You can migrate your Microsoft SQL Server databases into Amazon RDS in multiple ways. With multiple ways, comes various pros and cons along with them. In this three- part series, I'll describe each of the primary methods that you can leverage for migrating your SQL Server databases to Amazon RDS.
In this blog post, we are going to start with the simplest path to migration, using a practice that a majority of production DBAs perform each day – backup and restore.
Since Amazon RDS supports native backup and restore for Microsoft SQL Server databases using full backups, you can now access backup files stored in Amazon S3 just as you would using the local file system on your database server. This leads to many advantages using the native backup and restore. A few of these advantages include the ability to migrate databases to and/or from Amazon RDS, migrate databases between Amazon RDS SQL Server instances, and create copies of databases for development or testing purposes.
There are also a number of limitations to using the native backup and restore. A few of these disadvantages include only being able perform a backup to, or restore from, an S3 bucket within the same AWS Region as your RDS instance, backups on databases larger than 1 TB in size not being supported, and restores on databases larger than 4 TB in size not being supported.
There are three main components that you will need on the Amazon side for the native backup and restore migration method.
- An Amazon S3 bucket to store your backup files. This can be an existing bucket, a newly created bucket, or you can choose to have a new bucket created when adding the SQLSERVER_BACKUP_RESTORE option. In this blog post, I am using an existing bucket.
- An AWS IAM role to access the bucket. This can be an existing role, a manually created role, or choose to have a new IAM role created when adding the SQLSERVER_BACKUP_RESTORE option group. In this blog post, I am allowing a new IAM role to be created while adding the option group.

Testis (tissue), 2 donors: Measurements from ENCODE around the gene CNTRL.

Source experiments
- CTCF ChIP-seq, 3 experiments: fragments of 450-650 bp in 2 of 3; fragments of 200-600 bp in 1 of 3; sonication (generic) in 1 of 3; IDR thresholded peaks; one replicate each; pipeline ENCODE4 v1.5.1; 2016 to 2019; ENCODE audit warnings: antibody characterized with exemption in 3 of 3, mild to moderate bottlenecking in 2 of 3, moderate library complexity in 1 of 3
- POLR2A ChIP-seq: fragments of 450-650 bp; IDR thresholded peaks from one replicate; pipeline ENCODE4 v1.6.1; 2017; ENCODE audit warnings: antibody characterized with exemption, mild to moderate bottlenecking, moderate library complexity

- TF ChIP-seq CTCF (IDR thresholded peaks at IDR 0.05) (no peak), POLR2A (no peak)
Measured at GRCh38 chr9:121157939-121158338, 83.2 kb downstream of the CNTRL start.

- The SQLSERVER_BACKUP_RESTORE option added to an option group on your Amazon RDS instance.
For this post, we are assuming that you have already performed a full backup of your database and have copied the .BAK file to your S3 bucket. If you are new to copying files to Amazon S3, stay tuned for my next blog post about how to use AWS CLI to copy files to S3!
We enable this from the AWS Management Console within the RDS service category and under Option groups to list existing option groups that you have. There are default option groups utilized when creating your Amazon RDS instance, unless otherwise specified, so we will show creating a new group.
When creating a new group, we need to specify a name, description, the database engine and major engine version as shown below.
Once created, we then can add options to this new group.
Now that we created our new option group and added the SQLSERVER_BACKUP_RESTORE option to it, we need to apply this option group to our Amazon RDS instance. In order to do this, we stay within the RDS services on the AWS Management Console, select our RDS instance, and then select Modify.
Scroll until you see Database options, and select our newly created option group within the Option group dropdown.
After making our modifications, a summary page confirms the changes to our RDS instance.
After selecting Modify DB Instance, you will notice the status of your instance will now show as “Modifying.”
This process usually takes a couple minutes until it returns to the status of “Available.”
This is only required to be done once for our RDS instance. From this point forward, we will be able to natively backup and restore. Additionally, now that we have an option group created with the SQLSERVER_BACKUP_RESTORE option, we can apply this option group when creating new RDS database instances.
Now we are ready to connect to our RDS database instance and start restoring our database from S3!
- @restore_db_name – name of the database to restore
- @s3_arn_to_restore_from – Amazon S3 bucket that contains the backup file, file name, and extension
Once we see success for the task life cycle, we know our database restore was successful and our database is now available on our Amazon RDS instance!
While this method is the simplest, it typically requires the most downtime for your migration, as your downtime window would be the duration of the backup file being created, copied to S3, and then restored. If this downtime window is not be acceptable for your large, highly available databases, tune in to parts 2 and 3 of this series to find the alternative solutions for your migration!
Thanks for reading!